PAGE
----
Local government elections took place in Mozambique’s 65 local government areas on 11 October 2023. The elections were marred by pre-election violence, reports of intimidation, ballot boxes filled before voting started with ballots for FRELIMO, and violence during and after voting. In Chiure a young person was shot dead by Police when they opened fire on a crowd celebrating the victory of an opposition candidate. Carta de Mocambique reports: “After reports of aborted fraud, unrest, delays and many other occurrences recorded in some municipalities in the early hours of this Wednesday (11), the “Sala da Paz” observer platform continued to monitor. The platform, made up of 20 civil society organizations and with observers spread across the country, reports that numerous previously completed votes were detected in favor of the party in power, Frelimo, mainly in the city of Beira , Quelimane and Nampula. In Marromeu, Beira and Nampula, “Sala da Paz” reported that an election observer was caught trying to insert previously marked ballots into the ballot box. The observer in question is a professor at Rovuma University. In the municipality of Quelimane, the platform also reported that an observer from the Provincial Youth Council (CPJ) of Zambézia caught a professor from the Catholic University of Mozambique (UCM) trying to introduce votes in favor of Frelimo. In a statement the University’s Rector’s Office confirms that it “became aware of allegations involving a member of its teaching staff in connection with possible irregularities in the local election”. However, the institution distances itself from this attitude, allegedly because “it is entirely his responsibility as a citizen and does not reflect the official and institutional positioning of our University”. Just hours before closing, there was increased police security at polling stations, creating an environment of tension, with the main emphasis on the city of Beira. Until the closure, observers at the “Sala da Paz” were reporting the lack of electricity in some polling stations, with greater incidence in Maputo, Quelimane and Nampula.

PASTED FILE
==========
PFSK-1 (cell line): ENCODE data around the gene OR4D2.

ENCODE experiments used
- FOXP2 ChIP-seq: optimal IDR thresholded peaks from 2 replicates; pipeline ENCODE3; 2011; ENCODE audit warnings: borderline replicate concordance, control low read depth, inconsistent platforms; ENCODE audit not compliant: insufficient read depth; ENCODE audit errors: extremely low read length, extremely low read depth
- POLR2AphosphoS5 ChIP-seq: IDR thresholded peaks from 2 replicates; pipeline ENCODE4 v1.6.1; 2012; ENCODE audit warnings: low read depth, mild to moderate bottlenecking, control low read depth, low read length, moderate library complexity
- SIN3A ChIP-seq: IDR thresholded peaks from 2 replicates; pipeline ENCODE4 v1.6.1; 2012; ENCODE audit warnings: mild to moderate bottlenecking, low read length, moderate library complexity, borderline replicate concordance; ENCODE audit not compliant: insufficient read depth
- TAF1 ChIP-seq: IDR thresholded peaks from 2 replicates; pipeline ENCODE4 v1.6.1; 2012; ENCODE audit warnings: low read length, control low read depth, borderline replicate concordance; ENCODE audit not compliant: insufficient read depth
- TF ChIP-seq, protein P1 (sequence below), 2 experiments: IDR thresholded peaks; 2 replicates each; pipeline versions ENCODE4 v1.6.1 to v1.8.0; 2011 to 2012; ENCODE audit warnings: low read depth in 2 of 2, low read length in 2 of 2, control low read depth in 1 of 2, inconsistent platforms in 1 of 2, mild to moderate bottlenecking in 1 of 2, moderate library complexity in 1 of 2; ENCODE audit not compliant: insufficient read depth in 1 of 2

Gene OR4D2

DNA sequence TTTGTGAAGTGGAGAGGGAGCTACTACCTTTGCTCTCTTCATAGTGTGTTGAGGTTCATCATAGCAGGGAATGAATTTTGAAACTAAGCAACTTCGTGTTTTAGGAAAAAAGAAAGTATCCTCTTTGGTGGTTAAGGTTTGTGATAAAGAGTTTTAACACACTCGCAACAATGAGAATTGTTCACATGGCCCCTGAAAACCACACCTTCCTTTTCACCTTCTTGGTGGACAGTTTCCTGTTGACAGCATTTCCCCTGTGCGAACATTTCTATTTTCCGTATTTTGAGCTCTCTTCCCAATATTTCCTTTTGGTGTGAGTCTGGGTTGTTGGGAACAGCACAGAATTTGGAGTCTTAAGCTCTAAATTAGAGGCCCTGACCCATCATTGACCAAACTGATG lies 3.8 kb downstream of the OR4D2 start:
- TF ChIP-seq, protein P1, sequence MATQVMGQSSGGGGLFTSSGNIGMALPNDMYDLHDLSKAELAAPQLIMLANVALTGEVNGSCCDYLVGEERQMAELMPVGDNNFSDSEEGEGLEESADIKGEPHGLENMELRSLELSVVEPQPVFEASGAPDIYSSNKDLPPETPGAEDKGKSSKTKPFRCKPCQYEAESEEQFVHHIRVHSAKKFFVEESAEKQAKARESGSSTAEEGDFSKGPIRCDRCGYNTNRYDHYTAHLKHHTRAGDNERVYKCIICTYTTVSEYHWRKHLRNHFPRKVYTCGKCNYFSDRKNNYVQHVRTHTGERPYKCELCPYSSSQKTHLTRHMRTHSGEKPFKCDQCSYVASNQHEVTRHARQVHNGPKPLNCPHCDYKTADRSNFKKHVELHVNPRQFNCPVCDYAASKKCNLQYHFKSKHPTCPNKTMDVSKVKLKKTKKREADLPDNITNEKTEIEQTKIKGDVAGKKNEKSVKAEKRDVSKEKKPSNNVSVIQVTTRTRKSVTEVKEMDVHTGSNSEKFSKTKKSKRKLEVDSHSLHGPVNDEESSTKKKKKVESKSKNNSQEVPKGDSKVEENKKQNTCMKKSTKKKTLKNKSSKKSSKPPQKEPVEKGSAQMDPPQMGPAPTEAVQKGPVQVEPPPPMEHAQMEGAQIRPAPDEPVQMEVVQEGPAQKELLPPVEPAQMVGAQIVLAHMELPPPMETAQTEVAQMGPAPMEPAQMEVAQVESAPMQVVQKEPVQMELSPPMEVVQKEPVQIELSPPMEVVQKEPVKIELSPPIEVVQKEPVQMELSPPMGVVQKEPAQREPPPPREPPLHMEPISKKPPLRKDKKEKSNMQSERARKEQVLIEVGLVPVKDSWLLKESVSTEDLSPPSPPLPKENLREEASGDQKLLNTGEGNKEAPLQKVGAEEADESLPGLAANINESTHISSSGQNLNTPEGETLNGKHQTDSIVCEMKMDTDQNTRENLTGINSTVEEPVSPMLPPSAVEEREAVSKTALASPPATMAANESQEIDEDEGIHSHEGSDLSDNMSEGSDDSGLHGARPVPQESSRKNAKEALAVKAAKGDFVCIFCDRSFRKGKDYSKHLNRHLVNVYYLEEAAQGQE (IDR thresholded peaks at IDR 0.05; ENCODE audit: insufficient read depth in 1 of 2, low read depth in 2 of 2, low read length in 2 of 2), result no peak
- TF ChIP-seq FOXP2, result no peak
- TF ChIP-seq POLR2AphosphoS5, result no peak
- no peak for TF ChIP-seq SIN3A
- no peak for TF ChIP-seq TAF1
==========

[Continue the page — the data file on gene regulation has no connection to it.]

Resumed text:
But it was not possible to manipulate results everywhere. Pre-election violence and allegations of stuffed ballot boxes and rigging by the ruling party are abundant in Nampula and Nacala – two Renamo strongholds in the north. The ruling party, assuming that southern municipalities are their strongholds, focused on the north at the expense of the south, handing the capital city of Maputo to Renamo. The party’s mayoral candidate, Venâncio Mondlane, called the press in the early hours of this Thursday (12.10), in Maputo to guarantee that he was the legitimate winner of the municipal elections in the City of Maputo. He said that Renamo will not accept any result manipulated by the electoral bodies at the behest of the Frelimo party, since in the parallel count that the party is carrying out, Renamo is ahead with more than 56% with Frelimo having 35% and the MDM 6%. He said that “Frelimo is completely devastated. It is terminally ill. Frelimo just needs to go to a resuscitation room, and then go to the mortuary and then we will have the funeral”.